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Archive for December, 2014

Border Patrol Agents Intercept Invasive Insects from Latin American Cargo

By Steve Neavling
ticklethewire.com 

Border Patrol agents aren’t just worried about illegal immigrants and terrorists entering the U.S.

Fox News reports that CBP agriculture specialists intercepted invasive insects coming from in on container ships.

“Keeping these insect pests out of the United States is of grave concern for U.S. Customs and Border Protection, and our agriculture specialists take their job very seriously,” Susan Stranieri, CBP Port Director for the Area Port of Philadelphia, said in a press release. “Holding the line against destructive insects at our nation’s borders protects America’s varied agricultural industries, and saves our nation’s economy the expense associated with eradicating and recovering from new invasive species.”

Because many bugs can be dangerous to humans, livestock and ecosystems, the U.S. has stringent rules on the types of bugs allowed into the country.

One of the recent seizures involved a seed bug that came from a shipment in Costa Rica. It poses serious risks to crops, shrubs, grains and trees.

Suspected Drug Smuggler Sues U.S. After Border Patrol Dog Mauls Him

istock photo

By Steve Neavling
ticklethewire.com 

A drug smuggler mauled by a Border Patrol dog while trying to bring drugs across the U.S.-Mexico border is suing the federal government, The Week reports.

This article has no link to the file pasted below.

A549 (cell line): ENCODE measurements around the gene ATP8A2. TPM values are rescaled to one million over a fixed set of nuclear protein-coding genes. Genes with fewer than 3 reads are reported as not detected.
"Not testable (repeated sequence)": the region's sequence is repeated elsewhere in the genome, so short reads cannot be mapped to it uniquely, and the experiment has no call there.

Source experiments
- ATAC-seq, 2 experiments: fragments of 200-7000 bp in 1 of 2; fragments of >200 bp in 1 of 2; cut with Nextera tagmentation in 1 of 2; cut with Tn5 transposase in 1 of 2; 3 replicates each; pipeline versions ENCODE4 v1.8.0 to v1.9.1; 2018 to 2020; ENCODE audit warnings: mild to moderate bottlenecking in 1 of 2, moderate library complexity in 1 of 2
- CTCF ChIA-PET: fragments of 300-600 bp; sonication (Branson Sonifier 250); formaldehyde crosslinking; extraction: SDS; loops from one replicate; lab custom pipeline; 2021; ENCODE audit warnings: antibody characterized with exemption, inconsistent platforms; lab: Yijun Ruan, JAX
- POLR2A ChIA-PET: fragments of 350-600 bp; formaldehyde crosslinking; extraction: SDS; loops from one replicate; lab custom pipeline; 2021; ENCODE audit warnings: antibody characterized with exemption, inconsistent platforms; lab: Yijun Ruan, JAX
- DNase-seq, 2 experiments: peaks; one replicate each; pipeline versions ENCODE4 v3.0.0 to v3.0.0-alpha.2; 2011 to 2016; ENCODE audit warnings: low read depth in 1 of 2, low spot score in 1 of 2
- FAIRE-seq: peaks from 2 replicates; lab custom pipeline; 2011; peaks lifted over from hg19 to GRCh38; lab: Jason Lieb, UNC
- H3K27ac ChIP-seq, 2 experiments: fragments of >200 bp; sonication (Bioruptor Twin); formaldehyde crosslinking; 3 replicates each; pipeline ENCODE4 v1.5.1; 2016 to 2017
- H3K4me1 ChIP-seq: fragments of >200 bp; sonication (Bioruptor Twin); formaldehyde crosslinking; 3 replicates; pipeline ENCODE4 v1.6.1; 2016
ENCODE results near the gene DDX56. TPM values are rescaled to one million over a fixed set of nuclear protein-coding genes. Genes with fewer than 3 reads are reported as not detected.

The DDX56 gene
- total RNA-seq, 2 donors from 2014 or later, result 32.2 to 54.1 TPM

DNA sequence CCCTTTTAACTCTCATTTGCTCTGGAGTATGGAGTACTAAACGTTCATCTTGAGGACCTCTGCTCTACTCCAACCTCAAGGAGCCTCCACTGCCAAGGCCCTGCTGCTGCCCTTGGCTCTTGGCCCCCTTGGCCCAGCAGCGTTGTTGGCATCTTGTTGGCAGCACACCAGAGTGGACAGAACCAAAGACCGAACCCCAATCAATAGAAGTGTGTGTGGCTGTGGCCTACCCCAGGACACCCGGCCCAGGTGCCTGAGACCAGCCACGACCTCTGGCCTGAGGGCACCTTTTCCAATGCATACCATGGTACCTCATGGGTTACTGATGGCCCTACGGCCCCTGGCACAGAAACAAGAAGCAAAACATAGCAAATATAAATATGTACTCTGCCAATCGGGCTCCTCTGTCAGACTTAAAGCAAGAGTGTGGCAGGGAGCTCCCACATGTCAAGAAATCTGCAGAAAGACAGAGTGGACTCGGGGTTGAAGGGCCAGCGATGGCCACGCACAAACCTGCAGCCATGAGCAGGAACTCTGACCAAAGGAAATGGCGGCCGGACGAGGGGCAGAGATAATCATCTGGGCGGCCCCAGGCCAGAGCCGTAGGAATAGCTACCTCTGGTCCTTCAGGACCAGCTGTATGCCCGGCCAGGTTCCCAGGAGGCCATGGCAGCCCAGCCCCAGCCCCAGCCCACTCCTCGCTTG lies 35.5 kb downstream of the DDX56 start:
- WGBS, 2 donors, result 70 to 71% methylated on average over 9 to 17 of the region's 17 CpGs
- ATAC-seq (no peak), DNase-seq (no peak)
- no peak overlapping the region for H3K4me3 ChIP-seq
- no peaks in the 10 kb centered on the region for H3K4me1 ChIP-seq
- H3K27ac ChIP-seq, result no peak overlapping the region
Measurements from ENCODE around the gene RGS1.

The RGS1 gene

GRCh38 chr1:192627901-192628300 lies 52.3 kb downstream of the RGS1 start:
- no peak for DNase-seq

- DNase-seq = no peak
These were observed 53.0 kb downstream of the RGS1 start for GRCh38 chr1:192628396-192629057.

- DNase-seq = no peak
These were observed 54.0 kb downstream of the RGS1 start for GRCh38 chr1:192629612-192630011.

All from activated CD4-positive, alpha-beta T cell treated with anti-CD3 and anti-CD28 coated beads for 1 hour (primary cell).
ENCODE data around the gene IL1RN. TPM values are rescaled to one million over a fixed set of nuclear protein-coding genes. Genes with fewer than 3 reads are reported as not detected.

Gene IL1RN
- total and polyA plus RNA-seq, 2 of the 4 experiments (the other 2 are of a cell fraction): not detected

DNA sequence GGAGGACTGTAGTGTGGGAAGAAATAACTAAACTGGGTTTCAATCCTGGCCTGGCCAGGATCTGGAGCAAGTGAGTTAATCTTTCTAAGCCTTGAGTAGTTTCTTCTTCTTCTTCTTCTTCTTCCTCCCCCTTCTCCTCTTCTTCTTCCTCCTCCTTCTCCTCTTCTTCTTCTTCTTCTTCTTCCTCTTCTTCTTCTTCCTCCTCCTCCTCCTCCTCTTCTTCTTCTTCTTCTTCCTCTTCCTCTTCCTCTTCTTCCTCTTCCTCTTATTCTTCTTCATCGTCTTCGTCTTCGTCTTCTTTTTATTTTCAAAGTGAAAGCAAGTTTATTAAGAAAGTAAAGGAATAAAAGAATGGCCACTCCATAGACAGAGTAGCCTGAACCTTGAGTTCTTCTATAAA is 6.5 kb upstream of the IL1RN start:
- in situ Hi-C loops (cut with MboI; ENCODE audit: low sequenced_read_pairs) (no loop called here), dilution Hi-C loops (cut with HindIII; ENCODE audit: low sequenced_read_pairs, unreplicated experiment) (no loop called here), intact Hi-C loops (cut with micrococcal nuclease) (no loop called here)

Jose Manual Marino-Najera, 31, said he crossed the border into Arizona and fell asleep under a tree when the dog mauled him.

The lawsuit claims the agents “ignored his cries for help.”

Marino’s attorney said the lawsuit is possible, even though the defendant was in the country illegally, because he was in the U.S. at the time of incident.

The suit seeks lost income and compensation for severe pain and suffering.

Stories of Other Interest

 

 

FBI Director Refuses to Say “Never” When It Comes to Agents Impersonating Reporters

FBI Director James Comey

By Steve Neavling
ticklethewire.com 

FBI Director James Comey said he’s unwilling to pledge an end to agents posing as reporters, but emphasized that such a tactic should be rare and “done carefully with significant supervision, if it’s going to be done,” the Seattle Times reports.

The comments at a round-table discussion with reporters came after recent revelations that an FBI agent posed as an Associated Press reporter in 2007 to investigate high school bomb threats.

The AP asked that the tactic stop.

“I’m not willing to say never,” Comey responded. “Just as I wouldn’t say that we would never pose as an educator or a doctor or, I don’t know, a rocket scientist.”

The AP argues that posing as a reporter degrades a news agency’s “legacy of objectivity, truth, accuracy and integrity.”

Comey said that he’s not familiar with any other instances in which agents posed as reporters.

“I think it’s something that ought to be done carefully with significant supervision if it’s going to be done,” he said. “But I’m not in a position to say never.”